The South African plastic industry recycled a record 2.15 billion PET plastic bottles in 2017.
This set a post-consumer recycling rate of 65%, exceeding the industry target of 58% for the year, and creating 64 000 income-generating opportunities for waste pickers, collectors and recyclers.
The 93 235 tonnes of collected PET also saved 578 000m3 of landfill space and 139 000 tonnes of carbon.
This is despite tough trading conditions and a 13% fall in the total PET market, South Africa’s PET recycling body, PETCO, said in a statement on Wednesday. PETCO is responsible for fulfilling the sector’s mandate of extended producer responsibility (EPR).
A recycling rate of 65% puts South Africa on par with international standards. PET recycling across Europe increased to 59.8% in 2017, up from 52.5%. India, which consistently has one of the highest PET recycling rates in the world, reportedly recycled 70%.
PETCO said South Africa's 3% year-on-year increase in tonnage (versus 90 749 tonnes in 2016) was particularly significant against the backdrop of the political and economic instability, volatile exchange rates and industrial strike action, which had affected some of the major industry players in 2017.
According to the organisation, water shortages in the Western Cape saw an increased consumer demand for bottled water during the latter part of the year, which grew waste volumes available for recycling in this region.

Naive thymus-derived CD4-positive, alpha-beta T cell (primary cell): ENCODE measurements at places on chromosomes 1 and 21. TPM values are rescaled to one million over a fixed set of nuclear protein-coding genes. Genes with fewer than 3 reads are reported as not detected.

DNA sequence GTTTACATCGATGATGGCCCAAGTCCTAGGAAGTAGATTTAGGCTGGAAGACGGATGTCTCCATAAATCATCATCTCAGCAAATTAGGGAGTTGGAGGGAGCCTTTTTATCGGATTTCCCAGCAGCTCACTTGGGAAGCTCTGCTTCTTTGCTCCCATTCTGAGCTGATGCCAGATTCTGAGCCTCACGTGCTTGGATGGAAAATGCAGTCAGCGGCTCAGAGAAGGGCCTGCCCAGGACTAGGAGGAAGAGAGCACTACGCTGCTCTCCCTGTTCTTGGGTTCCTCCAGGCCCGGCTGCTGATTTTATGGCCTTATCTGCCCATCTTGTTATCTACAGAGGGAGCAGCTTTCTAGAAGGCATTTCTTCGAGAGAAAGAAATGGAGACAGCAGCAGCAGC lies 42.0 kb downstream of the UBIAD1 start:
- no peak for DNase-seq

PETCO CEO Cheri Scholtz said the organisation was thrilled with the latest figures, which demonstrated both industry commitment to recycling and the economic value of post-consumer PET in the circular economy.
“Through the remarkable network of people, companies and organisations we work with, 5.9 million PET bottles were collected for recycling across South Africa every day during the course of 2017, creating thousands of income-generating opportunities for small and micro-collectors, and changing their lives and those of their families in immeasurable ways.”
Scholtz said PETCO members paid a voluntary recycling fee on every tonne of raw material purchased, which funded their efforts and supported a sustainable recycling industry.
Since the organisation’s incorporation in 2004, a total of R2.3bn has been paid by contracted recyclers to collectors for baled bottles, with 609 306 tonnes of PET recycled to date. This has saved more than 900 000 tonnes of carbon and almost four million cubic metres of landfill space.
PET bottles are typically recycled after the bottles are sorted and separated according to colour. After sorting, they are crushed, washed, dried and shredded. Fragments of labels are removed and the pure PET flakes are used as raw materials for new products – either new PET bottles, or products that would otherwise be made of polyester.
In 2017, data by Transparency Market Research estimated that the global PET market would be worth US$39.16bn by the end of 2024.
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